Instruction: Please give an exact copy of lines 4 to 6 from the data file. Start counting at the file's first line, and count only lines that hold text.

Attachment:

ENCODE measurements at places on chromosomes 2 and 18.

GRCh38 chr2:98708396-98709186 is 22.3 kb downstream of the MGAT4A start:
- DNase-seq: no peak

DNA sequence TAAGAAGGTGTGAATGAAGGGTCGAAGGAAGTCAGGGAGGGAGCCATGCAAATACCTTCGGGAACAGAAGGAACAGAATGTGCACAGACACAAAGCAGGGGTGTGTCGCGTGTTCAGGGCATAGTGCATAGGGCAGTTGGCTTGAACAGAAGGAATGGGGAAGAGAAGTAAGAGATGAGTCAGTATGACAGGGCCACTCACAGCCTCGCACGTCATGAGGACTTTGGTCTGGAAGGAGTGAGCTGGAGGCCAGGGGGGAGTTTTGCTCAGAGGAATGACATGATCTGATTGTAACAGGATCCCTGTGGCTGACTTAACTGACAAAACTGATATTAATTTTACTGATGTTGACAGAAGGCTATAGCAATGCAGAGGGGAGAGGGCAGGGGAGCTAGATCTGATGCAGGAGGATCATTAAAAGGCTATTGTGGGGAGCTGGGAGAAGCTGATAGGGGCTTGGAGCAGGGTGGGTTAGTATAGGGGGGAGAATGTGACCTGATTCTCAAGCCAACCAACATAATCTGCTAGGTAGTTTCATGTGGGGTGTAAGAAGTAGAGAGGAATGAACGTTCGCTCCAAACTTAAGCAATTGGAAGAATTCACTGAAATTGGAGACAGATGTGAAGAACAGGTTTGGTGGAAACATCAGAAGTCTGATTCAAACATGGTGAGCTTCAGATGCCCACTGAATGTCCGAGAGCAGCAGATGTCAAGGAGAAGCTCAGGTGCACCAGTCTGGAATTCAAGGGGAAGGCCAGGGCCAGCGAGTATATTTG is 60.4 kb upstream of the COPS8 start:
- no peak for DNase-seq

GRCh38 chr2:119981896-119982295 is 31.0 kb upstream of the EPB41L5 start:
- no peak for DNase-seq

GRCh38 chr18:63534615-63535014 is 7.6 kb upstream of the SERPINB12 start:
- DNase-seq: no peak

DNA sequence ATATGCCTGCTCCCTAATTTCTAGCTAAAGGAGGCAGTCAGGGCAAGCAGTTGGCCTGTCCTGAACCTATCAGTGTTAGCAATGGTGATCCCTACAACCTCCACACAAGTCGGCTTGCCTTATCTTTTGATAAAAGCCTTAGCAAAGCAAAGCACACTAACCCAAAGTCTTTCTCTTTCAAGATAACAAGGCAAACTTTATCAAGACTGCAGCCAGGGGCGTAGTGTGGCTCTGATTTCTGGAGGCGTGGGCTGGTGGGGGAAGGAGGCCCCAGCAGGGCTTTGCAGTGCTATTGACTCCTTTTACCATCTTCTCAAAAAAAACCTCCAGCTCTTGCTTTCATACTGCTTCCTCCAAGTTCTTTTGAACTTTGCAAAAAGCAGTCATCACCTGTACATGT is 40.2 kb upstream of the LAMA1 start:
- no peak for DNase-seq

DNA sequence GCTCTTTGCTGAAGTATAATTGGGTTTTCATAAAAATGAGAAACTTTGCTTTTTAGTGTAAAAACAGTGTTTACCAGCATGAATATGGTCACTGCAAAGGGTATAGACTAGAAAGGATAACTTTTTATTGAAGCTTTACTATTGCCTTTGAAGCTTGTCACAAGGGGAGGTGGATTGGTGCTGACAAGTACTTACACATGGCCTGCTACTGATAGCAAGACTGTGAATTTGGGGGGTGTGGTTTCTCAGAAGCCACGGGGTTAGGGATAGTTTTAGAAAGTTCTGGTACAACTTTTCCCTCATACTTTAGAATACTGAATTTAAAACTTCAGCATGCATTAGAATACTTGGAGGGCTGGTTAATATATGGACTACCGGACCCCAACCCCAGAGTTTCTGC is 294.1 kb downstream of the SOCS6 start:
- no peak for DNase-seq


DNA sequence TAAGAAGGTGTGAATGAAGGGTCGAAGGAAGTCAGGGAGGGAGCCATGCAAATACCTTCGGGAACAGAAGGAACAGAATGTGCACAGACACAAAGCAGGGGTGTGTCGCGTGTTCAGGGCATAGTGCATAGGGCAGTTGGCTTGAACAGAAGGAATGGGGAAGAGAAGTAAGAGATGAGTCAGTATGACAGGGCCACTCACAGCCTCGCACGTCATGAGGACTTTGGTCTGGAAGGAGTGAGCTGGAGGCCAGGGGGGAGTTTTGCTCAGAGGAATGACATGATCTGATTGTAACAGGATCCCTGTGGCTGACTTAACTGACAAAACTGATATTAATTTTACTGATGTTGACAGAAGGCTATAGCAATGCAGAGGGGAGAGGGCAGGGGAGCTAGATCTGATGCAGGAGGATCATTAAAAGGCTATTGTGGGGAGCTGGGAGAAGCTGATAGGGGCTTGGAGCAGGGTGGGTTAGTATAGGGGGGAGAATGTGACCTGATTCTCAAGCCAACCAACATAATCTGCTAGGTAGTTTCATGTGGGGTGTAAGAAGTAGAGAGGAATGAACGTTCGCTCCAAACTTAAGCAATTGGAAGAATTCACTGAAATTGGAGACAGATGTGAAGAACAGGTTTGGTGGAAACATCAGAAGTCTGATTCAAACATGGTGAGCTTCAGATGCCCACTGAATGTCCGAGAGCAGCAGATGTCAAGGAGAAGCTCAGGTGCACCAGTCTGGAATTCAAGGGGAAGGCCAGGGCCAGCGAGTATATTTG is 60.4 kb upstream of the COPS8 start:
- no peak for DNase-seq

GRCh38 chr2:119981896-119982295 is 31.0 kb upstream of the EPB41L5 start: